OpenSees Tcl to Python Converter

Although Python is a more popular programming language than Tcl, I suspect Tcl remains the most used language for OpenSees. Python is gaining ground though as it appeals to newer users of OpenSees. I don’t have data to back any of this up.

To help the transition from Tcl to Python, OpenSeesPy was designed to be unpythonic. A pythonic implementation would have alienated a lot of OpenSees users–myself included.

Instead, the commands are basically one-to-one between the two interpreters, making conversions from Tcl to Python straightforward. A few years ago, I wrote a simple converter script that is more procedural than a television crime drama.

The basic assumption is that the OpenSees Tcl scripts you would like to convert to OpenSeesPy contain line by line commands with no variable substitutions, expressions, procedures, or control structures (if/else, while, etc.). Perfect for the Tcl files generated by OpenSees Navigator or some other front end.

If you don’t have simple commands, you’ll have to home brew some middleware as described in the converter script as well as in this post. There’s a few other caveats with the converter as well, but I don’t want to get down in the weeds.

Suppose we want to convert this simple OpenSees Tcl script, beam.tcl, to OpenSeesPy.

wipe
model basic -ndm 2 -ndf 3

node 1 0 0
node 2 10 0
node 3 25 0
node 4 35 0

fix 1 1 1 0
fix 4 0 1 0

section Elastic 4 29000.0 20.0 1400.0

uniaxialMaterial Elastic 1 29000.0
section Fiber 7 {
    patch rect 1 10 10 -1 -1 1 1
}

geomTransf Linear 8

# Original element format
element nonlinearBeamColumn 1 1 2 3 4 8
# Newer element format
element forceBeamColumn 2 2 3 8 Legendre 7 2
# Newest element format
beamIntegration Lobatto 5 7 3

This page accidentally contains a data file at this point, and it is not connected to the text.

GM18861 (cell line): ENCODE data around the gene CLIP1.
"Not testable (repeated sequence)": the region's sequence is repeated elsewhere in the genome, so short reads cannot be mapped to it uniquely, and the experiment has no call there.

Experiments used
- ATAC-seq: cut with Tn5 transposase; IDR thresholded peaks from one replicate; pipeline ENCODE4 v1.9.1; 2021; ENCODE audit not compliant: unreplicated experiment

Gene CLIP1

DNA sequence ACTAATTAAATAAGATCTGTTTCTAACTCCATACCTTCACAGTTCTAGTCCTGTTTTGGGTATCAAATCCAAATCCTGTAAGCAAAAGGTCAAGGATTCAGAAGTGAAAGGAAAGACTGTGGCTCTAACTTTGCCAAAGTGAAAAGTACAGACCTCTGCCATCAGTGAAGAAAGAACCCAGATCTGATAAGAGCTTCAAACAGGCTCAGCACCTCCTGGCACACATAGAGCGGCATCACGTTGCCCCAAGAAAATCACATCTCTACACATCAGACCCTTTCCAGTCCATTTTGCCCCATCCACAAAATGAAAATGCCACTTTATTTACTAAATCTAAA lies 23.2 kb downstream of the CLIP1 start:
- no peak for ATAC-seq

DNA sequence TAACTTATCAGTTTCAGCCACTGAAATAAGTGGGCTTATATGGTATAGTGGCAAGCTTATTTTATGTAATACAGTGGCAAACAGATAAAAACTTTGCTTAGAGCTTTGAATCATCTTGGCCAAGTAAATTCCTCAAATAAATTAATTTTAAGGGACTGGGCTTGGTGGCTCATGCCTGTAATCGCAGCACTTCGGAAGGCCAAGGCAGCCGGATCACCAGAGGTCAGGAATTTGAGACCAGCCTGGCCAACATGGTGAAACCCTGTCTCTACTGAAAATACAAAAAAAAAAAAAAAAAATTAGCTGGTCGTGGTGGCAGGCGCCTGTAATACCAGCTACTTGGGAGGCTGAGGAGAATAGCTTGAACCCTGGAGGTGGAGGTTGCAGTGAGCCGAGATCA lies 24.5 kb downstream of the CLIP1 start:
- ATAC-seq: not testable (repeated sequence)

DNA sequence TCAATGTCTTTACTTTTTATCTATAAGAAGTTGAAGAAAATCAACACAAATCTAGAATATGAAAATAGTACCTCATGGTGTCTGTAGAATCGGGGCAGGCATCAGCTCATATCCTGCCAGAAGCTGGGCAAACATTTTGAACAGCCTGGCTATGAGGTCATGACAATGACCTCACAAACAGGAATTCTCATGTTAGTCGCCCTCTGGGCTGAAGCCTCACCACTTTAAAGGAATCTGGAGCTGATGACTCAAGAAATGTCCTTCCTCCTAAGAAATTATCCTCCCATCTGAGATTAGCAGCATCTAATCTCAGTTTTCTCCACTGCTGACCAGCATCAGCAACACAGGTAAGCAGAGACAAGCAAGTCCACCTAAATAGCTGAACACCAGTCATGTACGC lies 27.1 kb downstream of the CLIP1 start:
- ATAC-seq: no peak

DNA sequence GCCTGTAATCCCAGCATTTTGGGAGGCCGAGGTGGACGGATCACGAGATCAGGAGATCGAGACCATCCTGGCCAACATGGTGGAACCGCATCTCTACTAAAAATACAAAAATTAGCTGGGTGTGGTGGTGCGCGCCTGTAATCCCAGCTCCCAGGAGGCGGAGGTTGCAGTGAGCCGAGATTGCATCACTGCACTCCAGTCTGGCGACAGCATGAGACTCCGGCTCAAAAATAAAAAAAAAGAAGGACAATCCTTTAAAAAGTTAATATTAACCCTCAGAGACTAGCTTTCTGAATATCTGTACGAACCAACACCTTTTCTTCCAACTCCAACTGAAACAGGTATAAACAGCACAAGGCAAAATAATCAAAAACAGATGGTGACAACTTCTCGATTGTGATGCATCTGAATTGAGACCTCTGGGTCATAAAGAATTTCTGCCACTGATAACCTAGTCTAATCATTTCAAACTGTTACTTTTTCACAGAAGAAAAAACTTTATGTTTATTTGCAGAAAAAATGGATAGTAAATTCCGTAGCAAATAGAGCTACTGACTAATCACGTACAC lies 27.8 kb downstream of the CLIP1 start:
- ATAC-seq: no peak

element forceBeamColumn 3 3 4 8 5

timeSeries Constant 6
pattern Plain 1 6 {
    load 2 0 -10 0
}

recorder Element -file output.out -ele 2 section 1 force

analysis Static
analyze 1

reactions

The main complications are converting the nonlinearBeamColumn and forceBeamColumn command formats to the newest format with beamIntegration objects, as well as removing braces from the fiber section and load pattern commands. Check the converter script for those hacks.

To convert the beam.tcl file to OpenSeesPy, use the following commands in a Python script.

exec(open('toOpenSeesPy.py').read())

outfile = open('beam.py','w')

outfile.write('import openseespy.opensees as ops\n\n')
toOpenSeesPy('beam.tcl',outfile,'ops')
# outfile.write('from openseespy.opensees import *\n\n')
# toOpenSeesPy('beam.tcl',outfile)
# toOpenSeesPy('anotherScript.tcl',outfile)

outfile.close()

Note that you are responsible for the import statement, but the converter script will accommodate any alias you choose, including no alias at all. You can also convert multiple OpenSees Tcl scripts to OpenSeesPy.

The resulting beam.py file is shown below.

import openseespy.opensees as ops

ops.wipe()
ops.model('basic','-ndm',2,'-ndf',3)

ops.node(1,0,0)
ops.node(2,10,0)
ops.node(3,25,0)
ops.node(4,35,0)

ops.fix(1,1,1,0)
ops.fix(4,0,1,0)

ops.section('Elastic',4,29000.0,20.0,1400.0)

ops.uniaxialMaterial('Elastic',1,29000.0)
ops.section('Fiber',7)
ops.patch('rect',1,10,10,-1,-1,1,1)

ops.geomTransf('Linear',8)

# Original element format
ops.beamIntegration('Lobatto',1,4,3)
ops.element('forceBeamColumn',1,1,2,8,1)
# Newer element format
ops.beamIntegration('Legendre',2,7,2)
ops.element('forceBeamColumn',2,2,3,8,2)
# Newest element format
ops.beamIntegration('Lobatto',5,7,3)
ops.element('forceBeamColumn',3,3,4,8,5)

ops.timeSeries('Constant',6)
ops.pattern('Plain',1,6)
ops.load(2,0,-10,0)

ops.recorder('Element','-file','output.out','-ele',2,'section',1,'force')

ops.analysis('Static')
ops.analyze(1)

ops.reactions()

This converter script is not perfect, so check the output. If you see errors or conversions that need to be improved, please let me know or make a PR.

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